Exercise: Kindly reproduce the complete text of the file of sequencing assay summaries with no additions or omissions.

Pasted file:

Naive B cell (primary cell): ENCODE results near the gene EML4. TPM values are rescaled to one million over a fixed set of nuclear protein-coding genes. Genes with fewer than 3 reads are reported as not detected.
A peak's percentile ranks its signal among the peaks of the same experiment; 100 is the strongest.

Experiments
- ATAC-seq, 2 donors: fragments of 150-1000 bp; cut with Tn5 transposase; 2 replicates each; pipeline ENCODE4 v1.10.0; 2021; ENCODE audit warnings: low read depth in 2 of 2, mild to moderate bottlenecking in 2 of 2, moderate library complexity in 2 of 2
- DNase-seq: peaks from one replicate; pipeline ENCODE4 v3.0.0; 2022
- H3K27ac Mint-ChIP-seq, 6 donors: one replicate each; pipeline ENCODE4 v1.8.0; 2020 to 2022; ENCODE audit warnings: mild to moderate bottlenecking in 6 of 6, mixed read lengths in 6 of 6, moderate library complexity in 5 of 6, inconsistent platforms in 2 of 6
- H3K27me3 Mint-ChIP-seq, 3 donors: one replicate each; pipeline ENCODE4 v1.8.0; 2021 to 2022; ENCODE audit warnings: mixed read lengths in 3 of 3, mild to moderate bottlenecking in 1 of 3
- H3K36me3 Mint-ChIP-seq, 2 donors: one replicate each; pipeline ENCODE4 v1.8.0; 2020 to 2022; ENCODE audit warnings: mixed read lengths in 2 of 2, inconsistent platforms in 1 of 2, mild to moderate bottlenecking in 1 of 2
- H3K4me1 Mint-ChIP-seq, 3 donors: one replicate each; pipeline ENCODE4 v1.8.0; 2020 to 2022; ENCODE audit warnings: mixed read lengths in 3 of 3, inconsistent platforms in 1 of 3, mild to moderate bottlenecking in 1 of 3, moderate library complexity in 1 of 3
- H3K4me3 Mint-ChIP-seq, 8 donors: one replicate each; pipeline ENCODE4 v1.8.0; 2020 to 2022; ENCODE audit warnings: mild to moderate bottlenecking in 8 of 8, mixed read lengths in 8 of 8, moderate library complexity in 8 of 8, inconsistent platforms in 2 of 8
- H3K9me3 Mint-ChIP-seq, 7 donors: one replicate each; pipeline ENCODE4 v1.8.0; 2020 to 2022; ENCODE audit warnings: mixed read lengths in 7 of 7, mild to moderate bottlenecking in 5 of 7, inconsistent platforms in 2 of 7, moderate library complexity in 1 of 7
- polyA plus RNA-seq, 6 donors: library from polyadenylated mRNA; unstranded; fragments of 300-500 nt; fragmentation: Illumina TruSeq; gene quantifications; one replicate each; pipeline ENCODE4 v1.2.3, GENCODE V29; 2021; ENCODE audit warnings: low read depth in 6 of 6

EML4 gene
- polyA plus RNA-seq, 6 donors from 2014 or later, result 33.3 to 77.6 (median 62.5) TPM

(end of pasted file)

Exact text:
Naive B cell (primary cell): ENCODE results near the gene EML4. TPM values are rescaled to one million over a fixed set of nuclear protein-coding genes. Genes with fewer than 3 reads are reported as not detected.
A peak's percentile ranks its signal among the peaks of the same experiment; 100 is the strongest.

Experiments
- ATAC-seq, 2 donors: fragments of 150-1000 bp; cut with Tn5 transposase; 2 replicates each; pipeline ENCODE4 v1.10.0; 2021; ENCODE audit warnings: low read depth in 2 of 2, mild to moderate bottlenecking in 2 of 2, moderate library complexity in 2 of 2
- DNase-seq: peaks from one replicate; pipeline ENCODE4 v3.0.0; 2022
- H3K27ac Mint-ChIP-seq, 6 donors: one replicate each; pipeline ENCODE4 v1.8.0; 2020 to 2022; ENCODE audit warnings: mild to moderate bottlenecking in 6 of 6, mixed read lengths in 6 of 6, moderate library complexity in 5 of 6, inconsistent platforms in 2 of 6
- H3K27me3 Mint-ChIP-seq, 3 donors: one replicate each; pipeline ENCODE4 v1.8.0; 2021 to 2022; ENCODE audit warnings: mixed read lengths in 3 of 3, mild to moderate bottlenecking in 1 of 3
- H3K36me3 Mint-ChIP-seq, 2 donors: one replicate each; pipeline ENCODE4 v1.8.0; 2020 to 2022; ENCODE audit warnings: mixed read lengths in 2 of 2, inconsistent platforms in 1 of 2, mild to moderate bottlenecking in 1 of 2
- H3K4me1 Mint-ChIP-seq, 3 donors: one replicate each; pipeline ENCODE4 v1.8.0; 2020 to 2022; ENCODE audit warnings: mixed read lengths in 3 of 3, inconsistent platforms in 1 of 3, mild to moderate bottlenecking in 1 of 3, moderate library complexity in 1 of 3
- H3K4me3 Mint-ChIP-seq, 8 donors: one replicate each; pipeline ENCODE4 v1.8.0; 2020 to 2022; ENCODE audit warnings: mild to moderate bottlenecking in 8 of 8, mixed read lengths in 8 of 8, moderate library complexity in 8 of 8, inconsistent platforms in 2 of 8
- H3K9me3 Mint-ChIP-seq, 7 donors: one replicate each; pipeline ENCODE4 v1.8.0; 2020 to 2022; ENCODE audit warnings: mixed read lengths in 7 of 7, mild to moderate bottlenecking in 5 of 7, inconsistent platforms in 2 of 7, moderate library complexity in 1 of 7
- polyA plus RNA-seq, 6 donors: library from polyadenylated mRNA; unstranded; fragments of 300-500 nt; fragmentation: Illumina TruSeq; gene quantifications; one replicate each; pipeline ENCODE4 v1.2.3, GENCODE V29; 2021; ENCODE audit warnings: low read depth in 6 of 6

EML4 gene
- polyA plus RNA-seq, 6 donors from 2014 or later, result 33.3 to 77.6 (median 62.5) TPM